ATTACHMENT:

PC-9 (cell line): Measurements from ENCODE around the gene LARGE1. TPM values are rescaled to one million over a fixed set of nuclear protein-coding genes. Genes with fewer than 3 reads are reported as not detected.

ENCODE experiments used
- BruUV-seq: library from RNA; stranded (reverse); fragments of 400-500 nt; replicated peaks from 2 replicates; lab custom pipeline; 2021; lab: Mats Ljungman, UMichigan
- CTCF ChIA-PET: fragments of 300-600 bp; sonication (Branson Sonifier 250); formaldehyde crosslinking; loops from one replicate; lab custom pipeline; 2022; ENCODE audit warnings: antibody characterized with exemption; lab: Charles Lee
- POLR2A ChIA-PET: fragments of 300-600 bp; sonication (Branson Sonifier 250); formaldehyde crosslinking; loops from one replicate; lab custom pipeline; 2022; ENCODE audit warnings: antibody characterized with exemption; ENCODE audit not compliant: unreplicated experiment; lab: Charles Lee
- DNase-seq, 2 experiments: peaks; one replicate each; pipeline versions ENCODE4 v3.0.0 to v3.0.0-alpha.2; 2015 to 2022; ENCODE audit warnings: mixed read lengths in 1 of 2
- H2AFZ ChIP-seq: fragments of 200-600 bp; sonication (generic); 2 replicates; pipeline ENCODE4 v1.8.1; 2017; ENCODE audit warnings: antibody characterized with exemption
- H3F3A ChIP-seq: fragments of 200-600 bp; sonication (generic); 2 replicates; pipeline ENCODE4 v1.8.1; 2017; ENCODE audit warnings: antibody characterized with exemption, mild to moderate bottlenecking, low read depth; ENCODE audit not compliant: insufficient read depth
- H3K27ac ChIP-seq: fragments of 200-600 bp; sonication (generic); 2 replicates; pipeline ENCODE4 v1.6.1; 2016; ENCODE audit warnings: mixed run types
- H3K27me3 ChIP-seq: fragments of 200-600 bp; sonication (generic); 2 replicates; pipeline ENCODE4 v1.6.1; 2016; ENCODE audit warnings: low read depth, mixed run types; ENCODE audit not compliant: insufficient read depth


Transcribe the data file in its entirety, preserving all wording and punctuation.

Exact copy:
PC-9 (cell line): Measurements from ENCODE around the gene LARGE1. TPM values are rescaled to one million over a fixed set of nuclear protein-coding genes. Genes with fewer than 3 reads are reported as not detected.

ENCODE experiments used
- BruUV-seq: library from RNA; stranded (reverse); fragments of 400-500 nt; replicated peaks from 2 replicates; lab custom pipeline; 2021; lab: Mats Ljungman, UMichigan
- CTCF ChIA-PET: fragments of 300-600 bp; sonication (Branson Sonifier 250); formaldehyde crosslinking; loops from one replicate; lab custom pipeline; 2022; ENCODE audit warnings: antibody characterized with exemption; lab: Charles Lee
- POLR2A ChIA-PET: fragments of 300-600 bp; sonication (Branson Sonifier 250); formaldehyde crosslinking; loops from one replicate; lab custom pipeline; 2022; ENCODE audit warnings: antibody characterized with exemption; ENCODE audit not compliant: unreplicated experiment; lab: Charles Lee
- DNase-seq, 2 experiments: peaks; one replicate each; pipeline versions ENCODE4 v3.0.0 to v3.0.0-alpha.2; 2015 to 2022; ENCODE audit warnings: mixed read lengths in 1 of 2
- H2AFZ ChIP-seq: fragments of 200-600 bp; sonication (generic); 2 replicates; pipeline ENCODE4 v1.8.1; 2017; ENCODE audit warnings: antibody characterized with exemption
- H3F3A ChIP-seq: fragments of 200-600 bp; sonication (generic); 2 replicates; pipeline ENCODE4 v1.8.1; 2017; ENCODE audit warnings: antibody characterized with exemption, mild to moderate bottlenecking, low read depth; ENCODE audit not compliant: insufficient read depth
- H3K27ac ChIP-seq: fragments of 200-600 bp; sonication (generic); 2 replicates; pipeline ENCODE4 v1.6.1; 2016; ENCODE audit warnings: mixed run types
- H3K27me3 ChIP-seq: fragments of 200-600 bp; sonication (generic); 2 replicates; pipeline ENCODE4 v1.6.1; 2016; ENCODE audit warnings: low read depth, mixed run types; ENCODE audit not compliant: insufficient read depth